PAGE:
Will Governor's plan to help rural hospitals stay open work? - WALB.com, South Georgia News, Weather, Sports

Will Governor's plan to help rural hospitals stay open work?

Betty Murdock, Arlington Resident Betty Murdock, Arlington Resident
Robin Rau, Miller County Hospital CEO Robin Rau, Miller County Hospital CEO
Calhoun Memorial Hospital closed in February 2013 Calhoun Memorial Hospital closed in February 2013

Many rural hospitals are having a hard time staying open.  Governor Nathan Deal has a plan he hopes will change that, but will it work?  

The Miller County Hospital CEO says rural hospitals are the backbones of small communities. She commends the Governor for trying to help them but says his idea of limiting their services is not the answer.  

Calhoun Memorial Hospital remains vacant in Arlington after it closed last February. Hospital officials say they couldn't afford to stay open due to the growing cost of charitable care on top of other debt. Now, Governor Nathan Deal says he has a plan that could prevent other rural hospitals from going down that same path by "down-sizing" and only offering certain services such as emergency care.    

"I think that's a great idea, I know there were not enough patients to fill the beds at our hospital but the emergency room really saw a lot of people. So I do think that would be worthwhile," said Betty Murdock.  

Not everyone agrees. The Miller County Hospital CEO says it would be impossible for a hospital only to operate as an emergency unit.  

"An emergency room in order for it to function still has to have laboratory staff, sophisticated medical equipment it's got to have cat scans," said Miller County Hospital CEO, Robin Rau.

Miller County Hospital purchased Jennings Medical Clinic in Arlington and the Calhoun nursing home in Edison that used to be operated by Calhoun Memorial, reducing the number of employees who lost their jobs.  

"There would've been another 70 to 80 but we quickly came in. We secured the nursing home, and then we re-hired all of the staff from the clinic," said Rau.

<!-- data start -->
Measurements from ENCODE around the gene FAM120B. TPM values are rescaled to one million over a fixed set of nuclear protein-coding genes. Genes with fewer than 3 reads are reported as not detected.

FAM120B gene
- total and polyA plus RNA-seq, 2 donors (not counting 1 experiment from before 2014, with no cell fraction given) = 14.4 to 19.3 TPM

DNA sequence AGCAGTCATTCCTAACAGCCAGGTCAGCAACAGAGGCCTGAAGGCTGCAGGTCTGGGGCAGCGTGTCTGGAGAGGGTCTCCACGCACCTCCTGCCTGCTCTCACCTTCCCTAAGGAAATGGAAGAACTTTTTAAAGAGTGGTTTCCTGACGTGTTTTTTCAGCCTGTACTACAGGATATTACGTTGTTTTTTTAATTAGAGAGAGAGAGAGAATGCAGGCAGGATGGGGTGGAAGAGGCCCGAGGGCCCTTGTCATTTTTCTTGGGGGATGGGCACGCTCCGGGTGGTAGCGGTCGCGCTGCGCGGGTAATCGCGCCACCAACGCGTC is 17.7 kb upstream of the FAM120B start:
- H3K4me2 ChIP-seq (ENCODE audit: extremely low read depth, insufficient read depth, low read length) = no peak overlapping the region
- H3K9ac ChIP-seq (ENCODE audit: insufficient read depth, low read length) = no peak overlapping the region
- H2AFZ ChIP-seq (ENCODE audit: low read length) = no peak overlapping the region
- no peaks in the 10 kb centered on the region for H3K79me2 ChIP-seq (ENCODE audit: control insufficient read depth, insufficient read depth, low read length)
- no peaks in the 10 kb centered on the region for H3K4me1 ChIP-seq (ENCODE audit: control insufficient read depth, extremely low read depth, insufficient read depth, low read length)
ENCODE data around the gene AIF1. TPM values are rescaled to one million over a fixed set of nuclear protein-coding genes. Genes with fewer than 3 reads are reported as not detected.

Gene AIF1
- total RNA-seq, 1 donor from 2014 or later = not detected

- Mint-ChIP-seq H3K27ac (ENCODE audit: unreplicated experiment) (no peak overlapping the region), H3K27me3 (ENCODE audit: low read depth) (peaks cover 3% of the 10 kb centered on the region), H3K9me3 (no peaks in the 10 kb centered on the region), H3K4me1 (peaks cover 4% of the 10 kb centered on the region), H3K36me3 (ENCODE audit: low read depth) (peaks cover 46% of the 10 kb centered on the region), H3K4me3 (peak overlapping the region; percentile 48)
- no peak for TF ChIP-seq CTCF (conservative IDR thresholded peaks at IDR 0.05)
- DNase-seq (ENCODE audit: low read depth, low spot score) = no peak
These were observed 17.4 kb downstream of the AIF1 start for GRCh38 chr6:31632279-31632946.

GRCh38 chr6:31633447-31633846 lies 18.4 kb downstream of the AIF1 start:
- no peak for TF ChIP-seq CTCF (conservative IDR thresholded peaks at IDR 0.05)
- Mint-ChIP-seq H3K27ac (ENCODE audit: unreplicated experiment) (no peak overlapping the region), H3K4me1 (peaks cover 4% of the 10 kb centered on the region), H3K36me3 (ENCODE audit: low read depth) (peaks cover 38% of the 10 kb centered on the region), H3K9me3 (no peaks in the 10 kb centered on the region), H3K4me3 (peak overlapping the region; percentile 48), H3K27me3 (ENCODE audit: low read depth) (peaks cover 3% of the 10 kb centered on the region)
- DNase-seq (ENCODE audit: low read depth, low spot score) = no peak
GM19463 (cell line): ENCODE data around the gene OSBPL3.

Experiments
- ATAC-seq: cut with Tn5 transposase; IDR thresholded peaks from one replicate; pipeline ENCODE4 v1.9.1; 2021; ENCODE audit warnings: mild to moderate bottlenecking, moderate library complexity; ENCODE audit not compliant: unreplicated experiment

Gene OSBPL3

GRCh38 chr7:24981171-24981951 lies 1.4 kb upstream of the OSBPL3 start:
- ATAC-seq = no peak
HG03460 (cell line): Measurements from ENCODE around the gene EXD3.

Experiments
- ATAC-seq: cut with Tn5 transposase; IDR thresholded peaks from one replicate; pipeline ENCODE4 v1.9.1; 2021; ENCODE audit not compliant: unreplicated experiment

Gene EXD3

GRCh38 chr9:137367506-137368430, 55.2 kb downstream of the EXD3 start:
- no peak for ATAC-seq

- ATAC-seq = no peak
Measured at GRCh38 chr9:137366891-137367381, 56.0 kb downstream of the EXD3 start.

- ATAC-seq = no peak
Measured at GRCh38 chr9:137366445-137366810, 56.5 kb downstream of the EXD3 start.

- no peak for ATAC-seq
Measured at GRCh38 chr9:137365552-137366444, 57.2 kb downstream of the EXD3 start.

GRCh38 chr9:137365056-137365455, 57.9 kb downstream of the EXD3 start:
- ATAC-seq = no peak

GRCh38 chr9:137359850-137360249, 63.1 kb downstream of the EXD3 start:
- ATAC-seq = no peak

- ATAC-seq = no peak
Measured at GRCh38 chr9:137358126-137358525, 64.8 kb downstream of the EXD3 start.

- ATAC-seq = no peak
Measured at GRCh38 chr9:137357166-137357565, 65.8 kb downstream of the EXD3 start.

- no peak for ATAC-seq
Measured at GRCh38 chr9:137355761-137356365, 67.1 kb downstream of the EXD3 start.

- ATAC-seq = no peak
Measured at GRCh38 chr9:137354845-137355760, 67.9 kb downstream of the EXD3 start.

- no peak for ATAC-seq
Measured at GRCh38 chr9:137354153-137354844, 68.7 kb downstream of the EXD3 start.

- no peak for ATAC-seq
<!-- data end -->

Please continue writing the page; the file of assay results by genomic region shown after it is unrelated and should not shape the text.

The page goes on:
Rau says operating an emergency unit is expensive.  

"Whether you close a hospital and keep an emergency room open the burden is still going to be that there is an abuse of those emergency rooms and people are still going to use them for non-emergency services and those hospitals will not get paid for those services," said Rau.

Rau commends the Governor for his plan but doesn't think it will work in every rural community. Governor Deal has been developing this down-sizing plan over the past year.  

Rau says she is working with a group of people to reopen Calhoun Memorial Hospital for crisis stabilization, substance abuse and mental health, hoping to revitalize the Arlington community and bring back jobs.

Here is a statement released from the Governor's Office on the plan.


Gov. Nathan Deal, in partnership with the Department of Community Health, today announced three new proposals to improve rural access to health care.


"Rural hospitals are struggling financially and have been for many years; we have witnessed a handful of them close in recent times," Deal said. "When they shut their doors, it's not only bad for health care access but also for the local economies. In many instances, a rural hospital is the largest employer in a community, and it's difficult to attract new jobs to an area lacking this key quality-of-life ingredient. These important reforms will help rural hospitals stay operational and continue providing at least the most essential services to their communities, rather than shutting down entirely."  


Deal is implementing changes to the rules and regulations affecting licensure for hospitals. These modifications will permit rural hospitals to offer fewer services if they are in danger of closing or if they have closed within the past year. These rural freestanding emergency departments will provide emergency services to stabilize and transfer patients to existing full service hospitals located no more than 35 miles away. They could also offer, if they choose, elective outpatient surgery, basic OB/GYN services, including normal baby deliveries, and certain procedures that do not require an operating room, such as an endoscopy.


To increase the flow of communication between hospitals and the state, Deal is designating an employee within the Department of Community Health to serve as a point person for rural hospitals. He will establish a Rural Hospitals Stabilization Committee to identify needs of the rural hospital community and provide potential solutions.


"I recognize the critical need for hospital infrastructure in rural Georgia, as these resources save lives and maintain our communities," said Deal. "These communities should not have to go without crucial services, many of them lifesaving. I am confident that these proposals will increase communication between stakeholders and ensure that every Georgian is reasonably close to a health care provider should a need or emergency arise."

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